• Amtrak does serve the Seattle area, check out their web site at: http://www.amtrak.com/

That’s just to whet your appetite; there’s more to discover!

I do hope to see you there. I think you’ll like it! And many dedicated colleagues are diligently working to ensure that you will! — Beth Brin, Program Chair

Conference Program Details

5K Run 
Sunday, 12:30-2:00+ pm
Moderator: Kate Lee, University of Florida
Meet at Seward Park at the covered picnic shelters just inside the entrance of the park at 12:30 pm. Bus #39 runs to Seward Park, and it does run on Sundays. It’s about a 20 minute bus ride from downtown Seattle. The run will be along the shore of Lake Washington. A longer route will be available for those so inclined. There are bathrooms near and to the left of the picnic shelter meeting area.

Creating Your Own Web Page for Beginners Sunday, 8:30-12:00, Session 0241 Moderator: Fred O’Bryant, University of Virginia Co-Moderator: Jill Powell, Cornell University Ticketed event: $20.00/person In this workshop you will learn how to create your own HTML documents in order to publish text and image files for classroom or professional use. Experienced instructors will teach HTML basics in a PC environment usinga cross-platform HTML editor for hands-on instruction. Registration is required to attend; attendance is limited to 20 people. The workshop location will be on the University of Washington campus in a University of Washington Libraries PC Classroom. Attendees should meet at the ASEE Registration Desk at 8:30 am in the Washington State Trade and Convention Center.

Advanced Home Page Creation–Forms, Frames, and Image Maps Sunday, 2:30-5:30 pm, Session 0441 Moderator: Jill Powell, Cornell University Co-moderator: Fred O’Bryant, University of Virginia Ticketed event: $20.00/person Make your web pages interactive and more elegant by including forms, image maps, and frames. Forms are used to gather information from your audience or to search a database. Image maps are graphics you can divide into regions which go to different places depending on where you click. Frames allow you to divide your web page into multiple, independently scrolling sections. We will teach these advanced features in a hands-on Macintosh facility using cross-platform software such as AOL Press, which does most of the programming for you. As a prerequisite, you should be able to create a basic web page. Registration is required to attend; attendance is limited to 15 people. The workshop location will be on the University of Washington campus in a University of Washington Mac Lab. Attendees should meet at the ASEE Registration Desk at 2:30 pm in the Washington State Trade and Convention Center.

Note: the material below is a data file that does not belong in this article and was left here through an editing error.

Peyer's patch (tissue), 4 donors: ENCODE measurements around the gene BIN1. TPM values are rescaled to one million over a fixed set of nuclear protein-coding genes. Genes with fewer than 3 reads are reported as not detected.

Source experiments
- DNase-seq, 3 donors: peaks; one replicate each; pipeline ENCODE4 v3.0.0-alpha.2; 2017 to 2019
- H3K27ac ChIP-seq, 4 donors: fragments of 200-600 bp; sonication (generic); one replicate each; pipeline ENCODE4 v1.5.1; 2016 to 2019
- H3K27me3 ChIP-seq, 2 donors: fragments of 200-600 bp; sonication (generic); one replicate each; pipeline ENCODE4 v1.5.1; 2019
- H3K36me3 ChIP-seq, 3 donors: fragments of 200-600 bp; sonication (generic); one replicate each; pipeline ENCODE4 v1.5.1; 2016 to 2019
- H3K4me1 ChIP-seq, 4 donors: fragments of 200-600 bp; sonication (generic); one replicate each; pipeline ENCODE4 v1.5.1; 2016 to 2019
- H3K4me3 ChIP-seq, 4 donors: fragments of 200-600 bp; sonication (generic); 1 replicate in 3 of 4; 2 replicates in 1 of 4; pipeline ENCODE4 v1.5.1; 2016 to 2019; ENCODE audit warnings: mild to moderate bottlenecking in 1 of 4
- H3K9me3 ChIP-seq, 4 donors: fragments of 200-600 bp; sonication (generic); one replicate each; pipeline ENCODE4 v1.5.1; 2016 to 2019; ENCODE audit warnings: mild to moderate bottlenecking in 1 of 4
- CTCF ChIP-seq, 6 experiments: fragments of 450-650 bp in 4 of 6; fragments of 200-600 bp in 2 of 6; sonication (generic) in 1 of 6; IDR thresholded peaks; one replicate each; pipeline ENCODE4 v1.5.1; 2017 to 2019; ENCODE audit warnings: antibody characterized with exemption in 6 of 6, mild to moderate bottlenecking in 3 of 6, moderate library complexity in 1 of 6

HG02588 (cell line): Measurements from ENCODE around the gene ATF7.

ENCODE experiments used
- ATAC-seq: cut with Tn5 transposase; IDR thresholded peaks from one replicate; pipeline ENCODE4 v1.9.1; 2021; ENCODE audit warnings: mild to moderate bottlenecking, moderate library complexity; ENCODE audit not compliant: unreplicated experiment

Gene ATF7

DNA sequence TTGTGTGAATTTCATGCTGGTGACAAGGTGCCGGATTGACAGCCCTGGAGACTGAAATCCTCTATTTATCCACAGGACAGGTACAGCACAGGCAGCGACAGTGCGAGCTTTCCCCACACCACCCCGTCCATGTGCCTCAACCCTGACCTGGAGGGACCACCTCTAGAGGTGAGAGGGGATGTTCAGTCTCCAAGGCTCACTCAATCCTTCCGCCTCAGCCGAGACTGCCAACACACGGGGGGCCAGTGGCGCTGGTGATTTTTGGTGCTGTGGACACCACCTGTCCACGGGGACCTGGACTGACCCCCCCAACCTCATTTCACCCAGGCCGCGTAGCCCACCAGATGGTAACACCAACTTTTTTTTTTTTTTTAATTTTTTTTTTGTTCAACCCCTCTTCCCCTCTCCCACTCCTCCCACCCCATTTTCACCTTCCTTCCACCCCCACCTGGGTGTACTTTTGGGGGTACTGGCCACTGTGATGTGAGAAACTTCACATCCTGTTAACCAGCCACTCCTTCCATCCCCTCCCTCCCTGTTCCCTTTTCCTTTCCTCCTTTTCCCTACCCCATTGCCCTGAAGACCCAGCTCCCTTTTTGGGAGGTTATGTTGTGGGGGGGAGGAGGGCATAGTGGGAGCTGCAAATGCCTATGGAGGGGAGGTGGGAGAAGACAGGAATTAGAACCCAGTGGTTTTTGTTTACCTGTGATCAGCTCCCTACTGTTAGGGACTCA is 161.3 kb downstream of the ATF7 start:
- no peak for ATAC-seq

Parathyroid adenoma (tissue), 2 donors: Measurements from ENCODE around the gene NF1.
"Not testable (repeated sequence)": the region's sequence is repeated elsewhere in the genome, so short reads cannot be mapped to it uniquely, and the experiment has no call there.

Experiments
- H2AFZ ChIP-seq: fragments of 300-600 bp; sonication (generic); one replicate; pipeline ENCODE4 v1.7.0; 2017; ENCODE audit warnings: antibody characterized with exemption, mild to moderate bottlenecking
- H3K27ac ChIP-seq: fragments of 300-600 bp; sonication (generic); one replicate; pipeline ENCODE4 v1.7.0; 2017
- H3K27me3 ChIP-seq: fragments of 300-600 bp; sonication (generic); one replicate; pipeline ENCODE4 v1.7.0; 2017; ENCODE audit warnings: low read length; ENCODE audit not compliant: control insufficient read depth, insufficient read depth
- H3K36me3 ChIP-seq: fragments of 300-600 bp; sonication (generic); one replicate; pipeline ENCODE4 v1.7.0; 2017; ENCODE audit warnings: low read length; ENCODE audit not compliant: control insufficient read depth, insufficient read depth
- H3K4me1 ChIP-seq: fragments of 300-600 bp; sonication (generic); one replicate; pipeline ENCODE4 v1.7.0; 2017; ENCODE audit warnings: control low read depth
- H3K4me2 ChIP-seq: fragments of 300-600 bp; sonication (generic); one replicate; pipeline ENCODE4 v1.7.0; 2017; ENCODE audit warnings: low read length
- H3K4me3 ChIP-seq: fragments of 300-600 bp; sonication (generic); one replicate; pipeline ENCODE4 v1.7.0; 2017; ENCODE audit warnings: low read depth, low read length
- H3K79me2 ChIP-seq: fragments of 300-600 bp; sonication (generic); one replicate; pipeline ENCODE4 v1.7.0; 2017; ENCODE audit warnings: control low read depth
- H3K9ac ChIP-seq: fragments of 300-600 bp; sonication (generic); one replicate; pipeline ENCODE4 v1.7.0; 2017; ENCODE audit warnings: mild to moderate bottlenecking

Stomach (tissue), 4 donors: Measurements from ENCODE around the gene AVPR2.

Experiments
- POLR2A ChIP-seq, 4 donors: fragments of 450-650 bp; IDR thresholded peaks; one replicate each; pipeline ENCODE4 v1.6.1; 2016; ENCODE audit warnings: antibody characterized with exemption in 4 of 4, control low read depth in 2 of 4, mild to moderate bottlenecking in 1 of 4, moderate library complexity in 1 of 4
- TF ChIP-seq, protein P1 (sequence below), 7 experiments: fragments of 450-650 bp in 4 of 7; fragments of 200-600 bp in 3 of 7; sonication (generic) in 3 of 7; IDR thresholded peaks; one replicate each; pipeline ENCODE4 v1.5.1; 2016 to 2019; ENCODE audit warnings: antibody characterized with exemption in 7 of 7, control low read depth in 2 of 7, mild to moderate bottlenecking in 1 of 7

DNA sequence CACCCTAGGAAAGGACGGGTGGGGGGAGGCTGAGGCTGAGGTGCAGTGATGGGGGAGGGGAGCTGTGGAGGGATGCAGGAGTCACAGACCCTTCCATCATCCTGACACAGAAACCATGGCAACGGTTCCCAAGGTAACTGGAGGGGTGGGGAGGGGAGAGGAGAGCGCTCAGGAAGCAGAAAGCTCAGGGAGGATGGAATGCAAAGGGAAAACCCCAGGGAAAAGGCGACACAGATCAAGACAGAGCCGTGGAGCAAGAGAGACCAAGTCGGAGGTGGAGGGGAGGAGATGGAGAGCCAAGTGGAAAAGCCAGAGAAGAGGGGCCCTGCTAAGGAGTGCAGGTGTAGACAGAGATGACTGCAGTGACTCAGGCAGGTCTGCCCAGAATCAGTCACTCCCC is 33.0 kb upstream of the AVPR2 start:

Society-Wide Picnic Sunday, 7:00-9:00 pm, Session 0705 Pacific Science Center Ticketed event: $15.00/person The Picnic is an informal event that officially opens the conference; it is a great opportunity for ELD members to gather, meeting new attendees and renewing former acquaintances. Look for balloons and signs that mark out the ELD gathering place! The site of the picnic, the Pacific Science Center, will be open to only ASEE conference attendees and their guests during this time period. The Center hosts 5 buildings filled with interactive science displays and activities. There will be buses from the convention center to the Pacific Science Center, and also buses taking people back to conference hotels from the Pacific Science Center.

Monday, June 29, 1998

ELD Get-Acquainted Meeting, Monday 8:30-10:00 am, Session 1241 Moderator: Eileen Dorschner, MIT This traditional opening session and ice-breaker encourages input from all attendees to identify the major issues affecting engineering libraries and librarians.

ELD Informal Luncheon Monday, 10:30 am -12:15 pm Moderator: Locke Morrisey, University of San Francisco Dutch Treat An early lunch so we’re prepared for our scheduled noon session! Restaurant information will be provided and small groups organized to go separate places for lunch. An opportunity to join your colleagues in an informal setting. It’s dutch treat.

Instructing in the Webbed Environment Monday, 12:30-2:00 pm, Session 1441 Moderator: Deborah Kegel, UC-San Diego How do you teach the variety of interfaces and databases on the Web? What about evaluating what you find? Have course-based web tutorials helped? Librarians will address these questions in this web-edged session. There is no charge for this program, despite what the ASEE Advance Program states.
Presentation 1: Information Skills Training for Engineers, Gulcin Cribb, University of Queensland

Presentation 2: Web-based Instruction at Wendt Library, Amy Kindschi, University of Wisconsin-Madison

Presentation 3: Adding Interactivity to Web Instruction with JavaScript, Laura Smart, San Diego Supercomputer Center, UC-San Diego